Channel Seven's new obstacle-course show (premiering on Sunday) is called Australian Spartan, because Nine Had A Monster Hit With Australian Ninja Warrior And We Desperately Want A Piece seemed too unwieldy.
Like Ninja Warrior, the name of Australian Spartan is a trifle misleading: Nine's show does not require contestants to blend in with the general population in order to carry out swift, silent assassinations, and Spartan does not pit nude Australians against each other to see who can best dedicate themselves to the embodiment of a militarist ideal.
What both shows do is test their participants' athletic prowess via a series of elaborate apparatuses designed for maximum spectacle on a huge set roughly approximating the set of The Running Man.
These shows are sports … sort of. In their demands that contestants master running, jumping, climbing, swinging from ropes and clinging frantically onto things, they fit the bill, but it's hard to classify them as sport because of the presentation. And, of course, the lack of any real grassroots structure: you can't enrol your kids in a local Ninja Warrior league so they can work their way up.
But if we let International Rules call itself a sport, I think Spartan and Ninja deserve at least the same level of dignity. Especially because, as cheesy and overblown and silly as these shows are, they are, well, kind of awesome.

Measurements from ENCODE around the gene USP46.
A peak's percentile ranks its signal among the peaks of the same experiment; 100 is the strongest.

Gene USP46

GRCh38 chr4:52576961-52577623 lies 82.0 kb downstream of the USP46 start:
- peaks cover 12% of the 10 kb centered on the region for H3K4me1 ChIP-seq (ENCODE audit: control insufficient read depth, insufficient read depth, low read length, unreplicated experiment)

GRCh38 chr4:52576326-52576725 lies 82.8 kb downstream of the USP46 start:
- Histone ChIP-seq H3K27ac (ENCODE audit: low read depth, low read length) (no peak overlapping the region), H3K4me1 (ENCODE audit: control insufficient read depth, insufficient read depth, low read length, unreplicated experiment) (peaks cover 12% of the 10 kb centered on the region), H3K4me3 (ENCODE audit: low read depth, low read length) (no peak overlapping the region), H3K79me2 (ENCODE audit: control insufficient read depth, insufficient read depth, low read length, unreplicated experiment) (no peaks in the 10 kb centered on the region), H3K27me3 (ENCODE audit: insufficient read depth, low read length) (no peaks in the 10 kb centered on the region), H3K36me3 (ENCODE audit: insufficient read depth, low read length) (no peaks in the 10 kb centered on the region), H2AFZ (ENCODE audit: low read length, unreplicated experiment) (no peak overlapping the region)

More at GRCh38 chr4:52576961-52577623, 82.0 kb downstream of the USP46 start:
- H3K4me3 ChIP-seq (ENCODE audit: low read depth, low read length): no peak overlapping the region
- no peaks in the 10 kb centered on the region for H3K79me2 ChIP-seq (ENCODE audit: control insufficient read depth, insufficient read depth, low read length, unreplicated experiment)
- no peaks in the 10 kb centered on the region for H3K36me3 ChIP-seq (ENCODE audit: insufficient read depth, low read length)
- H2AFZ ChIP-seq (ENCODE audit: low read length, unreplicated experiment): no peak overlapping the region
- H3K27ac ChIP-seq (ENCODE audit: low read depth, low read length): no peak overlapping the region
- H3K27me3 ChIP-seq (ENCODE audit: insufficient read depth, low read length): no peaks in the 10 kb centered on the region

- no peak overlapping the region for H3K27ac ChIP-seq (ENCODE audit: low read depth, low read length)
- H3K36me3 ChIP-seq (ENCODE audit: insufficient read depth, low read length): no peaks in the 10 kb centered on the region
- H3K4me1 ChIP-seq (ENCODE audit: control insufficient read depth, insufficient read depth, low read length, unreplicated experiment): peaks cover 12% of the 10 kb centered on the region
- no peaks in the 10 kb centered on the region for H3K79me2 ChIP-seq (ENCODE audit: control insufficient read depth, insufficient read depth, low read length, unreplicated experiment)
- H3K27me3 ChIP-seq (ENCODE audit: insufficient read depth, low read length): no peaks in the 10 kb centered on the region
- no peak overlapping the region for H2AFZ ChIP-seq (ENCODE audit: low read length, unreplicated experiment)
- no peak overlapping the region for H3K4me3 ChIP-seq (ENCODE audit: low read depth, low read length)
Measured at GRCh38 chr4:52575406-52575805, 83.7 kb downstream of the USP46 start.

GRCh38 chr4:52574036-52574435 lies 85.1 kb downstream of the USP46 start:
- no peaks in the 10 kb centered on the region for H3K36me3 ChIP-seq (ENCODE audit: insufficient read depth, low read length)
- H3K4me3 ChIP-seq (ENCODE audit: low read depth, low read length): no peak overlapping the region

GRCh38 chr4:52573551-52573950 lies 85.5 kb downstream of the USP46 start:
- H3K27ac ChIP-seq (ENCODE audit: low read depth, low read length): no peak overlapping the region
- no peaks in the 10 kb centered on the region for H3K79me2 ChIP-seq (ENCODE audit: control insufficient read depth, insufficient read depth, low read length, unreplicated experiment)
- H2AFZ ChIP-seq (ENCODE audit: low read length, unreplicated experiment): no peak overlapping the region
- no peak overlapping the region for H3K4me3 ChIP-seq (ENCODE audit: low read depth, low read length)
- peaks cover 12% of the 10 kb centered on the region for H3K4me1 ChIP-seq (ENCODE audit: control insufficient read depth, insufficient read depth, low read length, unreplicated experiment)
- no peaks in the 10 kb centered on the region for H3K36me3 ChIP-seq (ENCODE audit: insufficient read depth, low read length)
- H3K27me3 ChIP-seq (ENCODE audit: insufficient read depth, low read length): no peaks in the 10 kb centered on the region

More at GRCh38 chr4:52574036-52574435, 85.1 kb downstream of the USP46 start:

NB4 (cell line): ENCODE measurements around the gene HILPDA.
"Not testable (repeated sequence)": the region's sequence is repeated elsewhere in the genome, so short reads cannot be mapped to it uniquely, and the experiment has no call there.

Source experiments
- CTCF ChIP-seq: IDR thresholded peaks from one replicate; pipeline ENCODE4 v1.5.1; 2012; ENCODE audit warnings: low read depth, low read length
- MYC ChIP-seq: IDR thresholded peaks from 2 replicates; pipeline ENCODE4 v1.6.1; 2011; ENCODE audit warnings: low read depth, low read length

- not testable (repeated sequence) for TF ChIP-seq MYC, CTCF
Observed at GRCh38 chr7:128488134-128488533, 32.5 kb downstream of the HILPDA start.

I'm not blind to the flaws of the format. The atmosphere of an obstacle-course show is a weird blend of It's A Knockout and the Wicker Man.
The contest is presented as the only hope the contestants have of ever feeling whole as a person. The commentary is positively idiotic, except when it's really stupid – surely no sport in history has been cursed with commentary as teeth-clenchingly cretinous as Rebecca Maddern and Ben Fordham on Ninja Warrior.
But, for all that, it's just good mad fun to watch these muscly daredevils go leaping about on what look like the skeletons of giant robots.
Like watching the Olympic curling, it has the capacity to make you cheer despite yourself. And, after all, if we're going to celebrate home cooks for cooking, and celebrities for eating cockroaches, why not celebrate ordinary folk for dangling from rings and running up walls?
It's not as easy as it looks.
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This article was published and provided by the Sydney Morning Herald.